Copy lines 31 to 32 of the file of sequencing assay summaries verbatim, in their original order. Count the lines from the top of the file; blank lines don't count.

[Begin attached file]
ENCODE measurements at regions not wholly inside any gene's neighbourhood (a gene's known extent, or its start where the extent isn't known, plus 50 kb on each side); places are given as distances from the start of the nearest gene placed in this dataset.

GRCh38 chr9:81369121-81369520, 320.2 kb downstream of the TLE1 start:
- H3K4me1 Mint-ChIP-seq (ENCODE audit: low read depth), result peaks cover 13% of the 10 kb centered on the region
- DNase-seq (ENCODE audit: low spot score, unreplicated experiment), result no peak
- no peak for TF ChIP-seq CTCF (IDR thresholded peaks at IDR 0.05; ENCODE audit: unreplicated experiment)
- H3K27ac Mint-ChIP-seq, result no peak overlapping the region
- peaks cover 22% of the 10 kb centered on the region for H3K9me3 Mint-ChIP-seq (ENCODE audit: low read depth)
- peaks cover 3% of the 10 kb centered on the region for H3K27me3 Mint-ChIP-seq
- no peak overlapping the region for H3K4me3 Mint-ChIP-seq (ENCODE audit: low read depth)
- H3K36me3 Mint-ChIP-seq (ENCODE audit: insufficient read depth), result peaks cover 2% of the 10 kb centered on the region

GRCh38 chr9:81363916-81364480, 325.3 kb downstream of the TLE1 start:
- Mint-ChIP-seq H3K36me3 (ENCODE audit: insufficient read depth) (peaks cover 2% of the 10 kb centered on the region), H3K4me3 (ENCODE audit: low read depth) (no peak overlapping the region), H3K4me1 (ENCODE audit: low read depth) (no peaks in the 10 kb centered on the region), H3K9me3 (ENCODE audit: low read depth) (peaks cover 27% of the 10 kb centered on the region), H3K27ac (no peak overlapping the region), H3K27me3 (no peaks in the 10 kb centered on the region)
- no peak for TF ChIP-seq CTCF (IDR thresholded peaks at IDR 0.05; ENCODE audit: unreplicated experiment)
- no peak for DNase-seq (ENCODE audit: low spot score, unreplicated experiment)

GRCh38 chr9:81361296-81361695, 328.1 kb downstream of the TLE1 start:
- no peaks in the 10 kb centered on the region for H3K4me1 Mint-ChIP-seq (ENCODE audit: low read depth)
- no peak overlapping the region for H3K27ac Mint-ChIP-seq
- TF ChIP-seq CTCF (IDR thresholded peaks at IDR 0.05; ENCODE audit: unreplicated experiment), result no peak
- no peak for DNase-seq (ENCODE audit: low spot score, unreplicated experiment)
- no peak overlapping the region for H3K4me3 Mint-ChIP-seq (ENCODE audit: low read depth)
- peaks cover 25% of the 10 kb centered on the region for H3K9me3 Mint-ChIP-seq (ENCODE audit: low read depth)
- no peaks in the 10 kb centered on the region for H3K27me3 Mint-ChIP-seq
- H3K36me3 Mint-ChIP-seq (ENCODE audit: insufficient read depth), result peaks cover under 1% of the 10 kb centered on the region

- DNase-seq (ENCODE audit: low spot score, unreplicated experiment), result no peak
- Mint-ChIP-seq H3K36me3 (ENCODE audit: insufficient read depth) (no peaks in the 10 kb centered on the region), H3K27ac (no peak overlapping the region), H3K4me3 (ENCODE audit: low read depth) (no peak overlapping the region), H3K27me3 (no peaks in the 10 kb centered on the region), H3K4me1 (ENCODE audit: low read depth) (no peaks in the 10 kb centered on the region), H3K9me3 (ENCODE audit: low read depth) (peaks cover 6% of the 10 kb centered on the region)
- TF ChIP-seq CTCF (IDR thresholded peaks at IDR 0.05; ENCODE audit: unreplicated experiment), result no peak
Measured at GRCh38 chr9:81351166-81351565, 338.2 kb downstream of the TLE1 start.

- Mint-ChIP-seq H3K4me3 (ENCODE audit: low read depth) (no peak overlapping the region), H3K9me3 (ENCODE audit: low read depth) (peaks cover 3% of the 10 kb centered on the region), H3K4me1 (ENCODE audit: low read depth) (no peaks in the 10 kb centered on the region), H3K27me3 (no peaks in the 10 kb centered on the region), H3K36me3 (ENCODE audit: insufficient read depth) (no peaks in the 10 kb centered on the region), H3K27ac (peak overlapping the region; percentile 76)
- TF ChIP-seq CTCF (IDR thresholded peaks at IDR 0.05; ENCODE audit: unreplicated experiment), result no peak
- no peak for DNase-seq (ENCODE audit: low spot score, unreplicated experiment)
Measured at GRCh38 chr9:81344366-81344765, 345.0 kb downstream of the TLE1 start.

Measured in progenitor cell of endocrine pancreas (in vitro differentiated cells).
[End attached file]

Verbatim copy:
Measured at GRCh38 chr9:81344366-81344765, 345.0 kb downstream of the TLE1 start.

Measured in progenitor cell of endocrine pancreas (in vitro differentiated cells).